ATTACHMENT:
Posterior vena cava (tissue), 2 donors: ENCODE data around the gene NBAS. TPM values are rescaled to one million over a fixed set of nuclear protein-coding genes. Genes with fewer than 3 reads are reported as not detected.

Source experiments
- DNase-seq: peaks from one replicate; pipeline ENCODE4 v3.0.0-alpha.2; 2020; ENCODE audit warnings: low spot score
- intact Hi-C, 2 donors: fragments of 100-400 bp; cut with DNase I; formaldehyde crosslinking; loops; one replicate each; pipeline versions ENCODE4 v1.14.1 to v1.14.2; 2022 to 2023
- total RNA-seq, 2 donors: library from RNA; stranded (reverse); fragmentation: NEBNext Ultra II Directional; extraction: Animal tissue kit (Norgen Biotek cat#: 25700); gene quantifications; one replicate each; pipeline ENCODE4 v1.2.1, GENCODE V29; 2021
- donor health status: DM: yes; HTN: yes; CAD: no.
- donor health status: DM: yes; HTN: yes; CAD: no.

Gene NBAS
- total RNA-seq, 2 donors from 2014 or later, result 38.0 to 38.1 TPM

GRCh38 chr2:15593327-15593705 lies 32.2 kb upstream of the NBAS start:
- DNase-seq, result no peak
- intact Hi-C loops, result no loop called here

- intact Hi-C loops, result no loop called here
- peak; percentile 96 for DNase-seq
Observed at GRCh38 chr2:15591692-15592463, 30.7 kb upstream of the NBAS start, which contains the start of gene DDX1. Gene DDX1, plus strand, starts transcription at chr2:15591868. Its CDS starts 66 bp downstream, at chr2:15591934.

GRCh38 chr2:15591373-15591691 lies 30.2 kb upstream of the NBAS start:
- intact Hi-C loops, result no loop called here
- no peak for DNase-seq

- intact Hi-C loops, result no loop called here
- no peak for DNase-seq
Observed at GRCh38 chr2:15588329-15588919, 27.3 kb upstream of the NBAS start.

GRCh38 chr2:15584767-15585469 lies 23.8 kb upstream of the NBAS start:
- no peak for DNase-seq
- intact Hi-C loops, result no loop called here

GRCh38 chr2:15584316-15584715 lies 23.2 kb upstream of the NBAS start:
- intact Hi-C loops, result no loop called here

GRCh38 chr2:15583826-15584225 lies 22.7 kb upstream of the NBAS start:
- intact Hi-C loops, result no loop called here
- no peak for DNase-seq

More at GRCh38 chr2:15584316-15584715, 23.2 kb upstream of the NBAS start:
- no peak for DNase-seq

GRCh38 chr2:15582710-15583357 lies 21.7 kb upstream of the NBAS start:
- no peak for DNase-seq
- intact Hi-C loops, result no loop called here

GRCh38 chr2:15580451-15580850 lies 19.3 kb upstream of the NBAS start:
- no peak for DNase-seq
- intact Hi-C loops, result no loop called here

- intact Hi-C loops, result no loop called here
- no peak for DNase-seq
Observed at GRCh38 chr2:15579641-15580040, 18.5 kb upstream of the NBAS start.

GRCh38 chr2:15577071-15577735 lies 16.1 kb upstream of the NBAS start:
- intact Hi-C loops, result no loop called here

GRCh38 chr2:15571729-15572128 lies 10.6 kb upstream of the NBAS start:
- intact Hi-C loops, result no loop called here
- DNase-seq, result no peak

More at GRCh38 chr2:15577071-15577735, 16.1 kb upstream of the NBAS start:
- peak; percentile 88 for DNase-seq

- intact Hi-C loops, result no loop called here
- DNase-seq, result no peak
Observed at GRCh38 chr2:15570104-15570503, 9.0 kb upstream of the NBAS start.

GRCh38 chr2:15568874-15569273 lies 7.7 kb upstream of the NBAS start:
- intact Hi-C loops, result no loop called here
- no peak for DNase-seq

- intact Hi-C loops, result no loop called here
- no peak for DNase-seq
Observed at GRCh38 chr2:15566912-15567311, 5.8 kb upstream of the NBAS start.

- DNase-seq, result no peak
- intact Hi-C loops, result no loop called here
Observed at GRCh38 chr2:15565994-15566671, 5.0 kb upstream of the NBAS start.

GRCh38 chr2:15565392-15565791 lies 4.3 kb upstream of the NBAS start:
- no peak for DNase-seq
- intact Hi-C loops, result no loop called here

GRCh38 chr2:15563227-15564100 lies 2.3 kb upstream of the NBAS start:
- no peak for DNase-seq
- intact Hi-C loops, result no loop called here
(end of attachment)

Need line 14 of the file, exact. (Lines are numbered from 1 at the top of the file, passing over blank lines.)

- peak; percentile 96 for DNase-seq